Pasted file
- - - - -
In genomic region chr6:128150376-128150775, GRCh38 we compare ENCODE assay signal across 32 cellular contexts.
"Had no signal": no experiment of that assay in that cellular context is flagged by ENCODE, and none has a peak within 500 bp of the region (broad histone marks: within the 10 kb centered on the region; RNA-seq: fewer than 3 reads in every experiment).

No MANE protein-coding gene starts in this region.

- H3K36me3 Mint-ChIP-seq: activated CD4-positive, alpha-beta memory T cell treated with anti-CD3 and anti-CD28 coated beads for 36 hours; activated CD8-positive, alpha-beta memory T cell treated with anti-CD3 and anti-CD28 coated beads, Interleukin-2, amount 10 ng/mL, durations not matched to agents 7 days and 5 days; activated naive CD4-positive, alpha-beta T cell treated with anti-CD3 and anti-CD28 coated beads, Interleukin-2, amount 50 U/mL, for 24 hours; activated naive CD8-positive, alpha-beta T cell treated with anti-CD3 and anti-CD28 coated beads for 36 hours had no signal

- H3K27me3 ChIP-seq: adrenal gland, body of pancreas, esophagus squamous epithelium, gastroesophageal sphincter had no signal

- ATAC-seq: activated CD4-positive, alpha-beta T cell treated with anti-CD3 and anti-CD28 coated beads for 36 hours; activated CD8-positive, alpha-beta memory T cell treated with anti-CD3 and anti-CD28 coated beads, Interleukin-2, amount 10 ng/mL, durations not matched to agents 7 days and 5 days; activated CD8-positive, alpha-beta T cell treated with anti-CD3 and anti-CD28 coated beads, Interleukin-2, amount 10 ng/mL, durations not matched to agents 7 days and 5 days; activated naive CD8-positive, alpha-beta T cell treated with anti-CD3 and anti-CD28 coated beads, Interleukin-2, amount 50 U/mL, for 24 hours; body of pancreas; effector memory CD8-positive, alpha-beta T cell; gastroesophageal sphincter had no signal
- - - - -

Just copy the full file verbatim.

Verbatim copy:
In genomic region chr6:128150376-128150775, GRCh38 we compare ENCODE assay signal across 32 cellular contexts.
"Had no signal": no experiment of that assay in that cellular context is flagged by ENCODE, and none has a peak within 500 bp of the region (broad histone marks: within the 10 kb centered on the region; RNA-seq: fewer than 3 reads in every experiment).

No MANE protein-coding gene starts in this region.

- H3K36me3 Mint-ChIP-seq: activated CD4-positive, alpha-beta memory T cell treated with anti-CD3 and anti-CD28 coated beads for 36 hours; activated CD8-positive, alpha-beta memory T cell treated with anti-CD3 and anti-CD28 coated beads, Interleukin-2, amount 10 ng/mL, durations not matched to agents 7 days and 5 days; activated naive CD4-positive, alpha-beta T cell treated with anti-CD3 and anti-CD28 coated beads, Interleukin-2, amount 50 U/mL, for 24 hours; activated naive CD8-positive, alpha-beta T cell treated with anti-CD3 and anti-CD28 coated beads for 36 hours had no signal

- H3K27me3 ChIP-seq: adrenal gland, body of pancreas, esophagus squamous epithelium, gastroesophageal sphincter had no signal

- ATAC-seq: activated CD4-positive, alpha-beta T cell treated with anti-CD3 and anti-CD28 coated beads for 36 hours; activated CD8-positive, alpha-beta memory T cell treated with anti-CD3 and anti-CD28 coated beads, Interleukin-2, amount 10 ng/mL, durations not matched to agents 7 days and 5 days; activated CD8-positive, alpha-beta T cell treated with anti-CD3 and anti-CD28 coated beads, Interleukin-2, amount 10 ng/mL, durations not matched to agents 7 days and 5 days; activated naive CD8-positive, alpha-beta T cell treated with anti-CD3 and anti-CD28 coated beads, Interleukin-2, amount 50 U/mL, for 24 hours; body of pancreas; effector memory CD8-positive, alpha-beta T cell; gastroesophageal sphincter had no signal